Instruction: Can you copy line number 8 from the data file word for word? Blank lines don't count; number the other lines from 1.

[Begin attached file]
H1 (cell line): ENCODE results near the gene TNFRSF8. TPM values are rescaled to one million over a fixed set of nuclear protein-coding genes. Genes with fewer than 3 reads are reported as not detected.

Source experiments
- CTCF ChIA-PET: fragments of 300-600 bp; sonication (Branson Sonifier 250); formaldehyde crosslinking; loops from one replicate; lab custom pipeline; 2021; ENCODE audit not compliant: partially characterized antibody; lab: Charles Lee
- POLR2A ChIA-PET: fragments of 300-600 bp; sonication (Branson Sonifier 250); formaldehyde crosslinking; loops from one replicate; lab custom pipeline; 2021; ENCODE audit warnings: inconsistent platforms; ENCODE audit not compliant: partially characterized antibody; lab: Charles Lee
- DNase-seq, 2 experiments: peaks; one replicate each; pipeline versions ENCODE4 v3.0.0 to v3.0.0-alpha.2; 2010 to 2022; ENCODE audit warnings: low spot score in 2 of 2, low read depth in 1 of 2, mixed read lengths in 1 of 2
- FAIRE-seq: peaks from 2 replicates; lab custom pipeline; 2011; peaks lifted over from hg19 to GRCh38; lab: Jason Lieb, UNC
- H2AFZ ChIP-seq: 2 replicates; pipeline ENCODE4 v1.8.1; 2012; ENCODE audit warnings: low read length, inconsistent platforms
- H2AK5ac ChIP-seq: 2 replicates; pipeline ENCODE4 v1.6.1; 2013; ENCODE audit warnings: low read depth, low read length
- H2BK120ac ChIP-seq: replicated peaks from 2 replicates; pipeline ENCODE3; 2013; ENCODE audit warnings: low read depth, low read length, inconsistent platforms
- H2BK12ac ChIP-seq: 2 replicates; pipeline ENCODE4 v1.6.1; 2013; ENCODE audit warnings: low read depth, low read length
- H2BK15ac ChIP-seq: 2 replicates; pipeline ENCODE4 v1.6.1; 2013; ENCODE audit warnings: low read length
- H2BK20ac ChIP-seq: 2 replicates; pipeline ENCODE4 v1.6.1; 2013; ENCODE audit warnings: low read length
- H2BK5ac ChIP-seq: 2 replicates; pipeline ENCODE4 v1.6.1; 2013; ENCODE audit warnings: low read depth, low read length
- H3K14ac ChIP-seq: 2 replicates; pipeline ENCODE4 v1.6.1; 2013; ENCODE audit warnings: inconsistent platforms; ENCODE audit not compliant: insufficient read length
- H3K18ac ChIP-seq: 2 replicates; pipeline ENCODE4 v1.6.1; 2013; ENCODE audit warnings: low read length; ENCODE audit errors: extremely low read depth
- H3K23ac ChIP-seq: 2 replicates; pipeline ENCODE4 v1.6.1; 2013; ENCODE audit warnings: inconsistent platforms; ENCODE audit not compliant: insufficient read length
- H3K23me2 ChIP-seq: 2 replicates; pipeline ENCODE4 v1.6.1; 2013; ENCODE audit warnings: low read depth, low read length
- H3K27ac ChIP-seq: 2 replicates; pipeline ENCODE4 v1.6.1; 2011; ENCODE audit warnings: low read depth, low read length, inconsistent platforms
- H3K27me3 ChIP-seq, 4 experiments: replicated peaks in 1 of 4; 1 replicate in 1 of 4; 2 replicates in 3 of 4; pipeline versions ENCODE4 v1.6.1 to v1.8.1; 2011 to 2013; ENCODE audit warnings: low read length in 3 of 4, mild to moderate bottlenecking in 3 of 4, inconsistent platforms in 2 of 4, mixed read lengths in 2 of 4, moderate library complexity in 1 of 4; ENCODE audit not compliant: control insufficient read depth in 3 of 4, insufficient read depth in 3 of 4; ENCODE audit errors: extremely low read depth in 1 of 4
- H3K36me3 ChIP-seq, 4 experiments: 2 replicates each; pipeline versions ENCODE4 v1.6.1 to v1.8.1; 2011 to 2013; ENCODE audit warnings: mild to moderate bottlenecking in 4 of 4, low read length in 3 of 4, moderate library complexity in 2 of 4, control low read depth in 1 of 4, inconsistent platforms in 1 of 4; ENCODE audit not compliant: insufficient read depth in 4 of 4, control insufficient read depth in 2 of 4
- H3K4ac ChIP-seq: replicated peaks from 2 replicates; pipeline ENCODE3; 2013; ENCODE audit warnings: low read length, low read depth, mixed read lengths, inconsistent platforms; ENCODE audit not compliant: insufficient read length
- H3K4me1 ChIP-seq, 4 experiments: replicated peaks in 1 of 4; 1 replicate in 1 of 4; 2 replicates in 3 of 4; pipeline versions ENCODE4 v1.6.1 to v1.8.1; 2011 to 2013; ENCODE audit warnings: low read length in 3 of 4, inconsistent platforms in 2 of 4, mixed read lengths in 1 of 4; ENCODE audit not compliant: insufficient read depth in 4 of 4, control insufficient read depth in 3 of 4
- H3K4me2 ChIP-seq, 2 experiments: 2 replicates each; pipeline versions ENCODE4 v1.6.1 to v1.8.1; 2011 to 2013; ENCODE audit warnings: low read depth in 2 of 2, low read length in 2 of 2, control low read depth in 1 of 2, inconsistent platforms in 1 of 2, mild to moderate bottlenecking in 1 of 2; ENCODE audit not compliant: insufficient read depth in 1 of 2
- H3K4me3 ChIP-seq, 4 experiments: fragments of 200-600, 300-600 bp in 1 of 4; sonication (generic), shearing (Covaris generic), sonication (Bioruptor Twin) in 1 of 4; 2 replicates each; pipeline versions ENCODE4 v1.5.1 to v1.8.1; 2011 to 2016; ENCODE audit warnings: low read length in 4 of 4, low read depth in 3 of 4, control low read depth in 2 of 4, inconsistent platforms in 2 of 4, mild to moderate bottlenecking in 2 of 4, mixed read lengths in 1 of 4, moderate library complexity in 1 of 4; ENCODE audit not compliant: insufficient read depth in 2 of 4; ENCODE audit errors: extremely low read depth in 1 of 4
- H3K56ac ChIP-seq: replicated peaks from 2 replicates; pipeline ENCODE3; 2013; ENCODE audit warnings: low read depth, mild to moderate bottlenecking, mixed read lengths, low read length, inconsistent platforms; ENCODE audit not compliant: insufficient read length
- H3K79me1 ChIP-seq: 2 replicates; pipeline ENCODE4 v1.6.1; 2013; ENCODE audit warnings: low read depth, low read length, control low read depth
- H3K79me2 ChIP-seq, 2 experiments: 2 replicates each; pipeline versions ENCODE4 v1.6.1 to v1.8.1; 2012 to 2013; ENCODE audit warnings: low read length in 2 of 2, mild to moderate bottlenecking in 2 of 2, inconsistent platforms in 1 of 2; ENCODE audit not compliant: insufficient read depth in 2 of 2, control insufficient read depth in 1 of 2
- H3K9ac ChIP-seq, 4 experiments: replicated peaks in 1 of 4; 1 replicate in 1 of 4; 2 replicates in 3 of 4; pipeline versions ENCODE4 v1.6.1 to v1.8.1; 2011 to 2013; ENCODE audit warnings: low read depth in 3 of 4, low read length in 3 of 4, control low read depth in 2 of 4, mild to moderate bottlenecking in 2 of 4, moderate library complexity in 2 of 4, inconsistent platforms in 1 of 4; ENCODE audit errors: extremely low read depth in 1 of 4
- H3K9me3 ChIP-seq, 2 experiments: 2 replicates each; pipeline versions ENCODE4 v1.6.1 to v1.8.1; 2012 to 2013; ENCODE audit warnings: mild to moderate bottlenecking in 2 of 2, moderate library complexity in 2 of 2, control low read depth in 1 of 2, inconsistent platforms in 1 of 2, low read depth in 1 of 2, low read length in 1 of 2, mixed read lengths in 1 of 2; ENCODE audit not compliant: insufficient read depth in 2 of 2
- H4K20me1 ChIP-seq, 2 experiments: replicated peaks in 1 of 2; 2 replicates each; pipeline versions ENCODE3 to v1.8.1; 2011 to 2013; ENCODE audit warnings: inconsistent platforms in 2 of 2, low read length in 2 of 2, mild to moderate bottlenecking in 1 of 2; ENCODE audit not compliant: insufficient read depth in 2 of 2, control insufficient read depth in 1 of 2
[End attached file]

- H2AK5ac ChIP-seq: 2 replicates; pipeline ENCODE4 v1.6.1; 2013; ENCODE audit warnings: low read depth, low read length